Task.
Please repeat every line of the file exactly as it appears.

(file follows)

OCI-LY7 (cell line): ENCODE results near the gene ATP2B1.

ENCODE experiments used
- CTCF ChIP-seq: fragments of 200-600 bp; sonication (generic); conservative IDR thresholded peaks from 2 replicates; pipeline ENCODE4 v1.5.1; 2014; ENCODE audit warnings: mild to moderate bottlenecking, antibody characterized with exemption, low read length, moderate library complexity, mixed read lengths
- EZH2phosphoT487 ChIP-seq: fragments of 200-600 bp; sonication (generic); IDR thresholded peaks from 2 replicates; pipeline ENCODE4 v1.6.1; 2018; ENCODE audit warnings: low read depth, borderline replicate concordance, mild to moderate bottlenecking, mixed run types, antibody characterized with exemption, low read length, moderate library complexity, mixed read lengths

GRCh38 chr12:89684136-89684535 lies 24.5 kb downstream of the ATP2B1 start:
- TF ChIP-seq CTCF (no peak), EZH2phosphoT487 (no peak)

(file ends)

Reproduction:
OCI-LY7 (cell line): ENCODE results near the gene ATP2B1.

ENCODE experiments used
- CTCF ChIP-seq: fragments of 200-600 bp; sonication (generic); conservative IDR thresholded peaks from 2 replicates; pipeline ENCODE4 v1.5.1; 2014; ENCODE audit warnings: mild to moderate bottlenecking, antibody characterized with exemption, low read length, moderate library complexity, mixed read lengths
- EZH2phosphoT487 ChIP-seq: fragments of 200-600 bp; sonication (generic); IDR thresholded peaks from 2 replicates; pipeline ENCODE4 v1.6.1; 2018; ENCODE audit warnings: low read depth, borderline replicate concordance, mild to moderate bottlenecking, mixed run types, antibody characterized with exemption, low read length, moderate library complexity, mixed read lengths

GRCh38 chr12:89684136-89684535 lies 24.5 kb downstream of the ATP2B1 start:
- TF ChIP-seq CTCF (no peak), EZH2phosphoT487 (no peak)